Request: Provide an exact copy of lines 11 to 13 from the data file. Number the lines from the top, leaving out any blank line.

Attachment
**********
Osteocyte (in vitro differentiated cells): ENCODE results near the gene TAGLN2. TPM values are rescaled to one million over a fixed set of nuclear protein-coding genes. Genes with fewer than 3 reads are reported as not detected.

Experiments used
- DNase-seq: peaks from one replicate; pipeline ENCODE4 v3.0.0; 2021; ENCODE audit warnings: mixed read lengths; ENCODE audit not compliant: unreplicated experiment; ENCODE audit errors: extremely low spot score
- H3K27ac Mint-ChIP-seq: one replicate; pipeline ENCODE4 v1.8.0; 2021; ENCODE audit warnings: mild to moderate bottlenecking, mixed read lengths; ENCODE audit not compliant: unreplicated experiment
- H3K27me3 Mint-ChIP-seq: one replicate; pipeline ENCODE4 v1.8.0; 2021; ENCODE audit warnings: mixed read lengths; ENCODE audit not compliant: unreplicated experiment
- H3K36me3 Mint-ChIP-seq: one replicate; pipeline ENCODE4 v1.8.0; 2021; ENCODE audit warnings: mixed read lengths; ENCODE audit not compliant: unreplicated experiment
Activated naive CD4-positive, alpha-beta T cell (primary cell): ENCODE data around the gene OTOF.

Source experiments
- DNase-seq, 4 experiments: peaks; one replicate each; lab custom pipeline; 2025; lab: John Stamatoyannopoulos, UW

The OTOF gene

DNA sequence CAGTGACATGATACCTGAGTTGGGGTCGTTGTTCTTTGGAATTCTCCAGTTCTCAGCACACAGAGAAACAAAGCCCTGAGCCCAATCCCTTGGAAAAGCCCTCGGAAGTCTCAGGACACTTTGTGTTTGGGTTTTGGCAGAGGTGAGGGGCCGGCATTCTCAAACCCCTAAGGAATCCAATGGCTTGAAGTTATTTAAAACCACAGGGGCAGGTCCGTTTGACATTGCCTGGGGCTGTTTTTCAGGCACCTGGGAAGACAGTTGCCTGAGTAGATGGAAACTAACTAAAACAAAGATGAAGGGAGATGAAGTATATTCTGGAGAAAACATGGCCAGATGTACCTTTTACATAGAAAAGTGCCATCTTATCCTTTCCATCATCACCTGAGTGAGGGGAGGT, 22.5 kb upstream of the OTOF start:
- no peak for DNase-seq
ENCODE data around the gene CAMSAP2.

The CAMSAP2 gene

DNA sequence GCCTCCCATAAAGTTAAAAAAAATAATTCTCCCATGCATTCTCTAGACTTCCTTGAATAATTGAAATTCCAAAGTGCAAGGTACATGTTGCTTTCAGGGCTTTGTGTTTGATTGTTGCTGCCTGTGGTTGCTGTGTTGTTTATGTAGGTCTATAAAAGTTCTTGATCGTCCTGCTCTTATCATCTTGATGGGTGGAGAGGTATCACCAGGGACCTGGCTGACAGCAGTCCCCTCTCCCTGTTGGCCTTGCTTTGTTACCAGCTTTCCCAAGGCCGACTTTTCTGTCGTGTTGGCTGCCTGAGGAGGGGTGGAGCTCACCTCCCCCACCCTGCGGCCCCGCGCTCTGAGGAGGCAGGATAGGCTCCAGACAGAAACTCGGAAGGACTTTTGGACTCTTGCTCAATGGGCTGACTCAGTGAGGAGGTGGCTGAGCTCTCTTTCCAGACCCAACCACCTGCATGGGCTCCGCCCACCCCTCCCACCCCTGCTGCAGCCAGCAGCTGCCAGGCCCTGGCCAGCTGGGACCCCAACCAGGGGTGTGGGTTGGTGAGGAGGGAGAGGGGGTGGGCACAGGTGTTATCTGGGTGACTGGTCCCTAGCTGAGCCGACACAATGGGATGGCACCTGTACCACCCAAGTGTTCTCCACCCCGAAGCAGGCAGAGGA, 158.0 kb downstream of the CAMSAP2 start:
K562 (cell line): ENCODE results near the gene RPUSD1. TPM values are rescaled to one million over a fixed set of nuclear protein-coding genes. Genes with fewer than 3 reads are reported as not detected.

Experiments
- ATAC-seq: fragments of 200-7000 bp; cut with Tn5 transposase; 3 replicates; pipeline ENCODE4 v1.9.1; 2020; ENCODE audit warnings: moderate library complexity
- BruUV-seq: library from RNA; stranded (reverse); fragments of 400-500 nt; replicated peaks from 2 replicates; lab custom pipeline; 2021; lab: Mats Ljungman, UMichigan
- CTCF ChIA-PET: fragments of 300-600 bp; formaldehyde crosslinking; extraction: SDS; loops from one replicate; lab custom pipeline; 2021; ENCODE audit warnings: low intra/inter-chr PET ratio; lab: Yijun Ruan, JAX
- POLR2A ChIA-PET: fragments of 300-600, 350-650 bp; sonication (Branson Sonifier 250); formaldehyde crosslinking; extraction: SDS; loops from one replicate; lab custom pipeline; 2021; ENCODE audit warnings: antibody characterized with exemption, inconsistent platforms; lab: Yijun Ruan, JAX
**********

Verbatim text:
DNA sequence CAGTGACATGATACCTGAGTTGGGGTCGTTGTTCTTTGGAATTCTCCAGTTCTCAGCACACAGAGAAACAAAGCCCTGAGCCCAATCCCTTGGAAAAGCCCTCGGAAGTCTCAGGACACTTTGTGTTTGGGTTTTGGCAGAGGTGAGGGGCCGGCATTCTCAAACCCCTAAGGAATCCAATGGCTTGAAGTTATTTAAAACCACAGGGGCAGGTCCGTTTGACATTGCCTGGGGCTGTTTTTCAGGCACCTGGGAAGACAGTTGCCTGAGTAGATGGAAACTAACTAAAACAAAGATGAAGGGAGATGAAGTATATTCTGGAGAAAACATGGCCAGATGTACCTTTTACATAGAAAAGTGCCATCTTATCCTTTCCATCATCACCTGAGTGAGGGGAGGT, 22.5 kb upstream of the OTOF start:
- no peak for DNase-seq
ENCODE data around the gene CAMSAP2.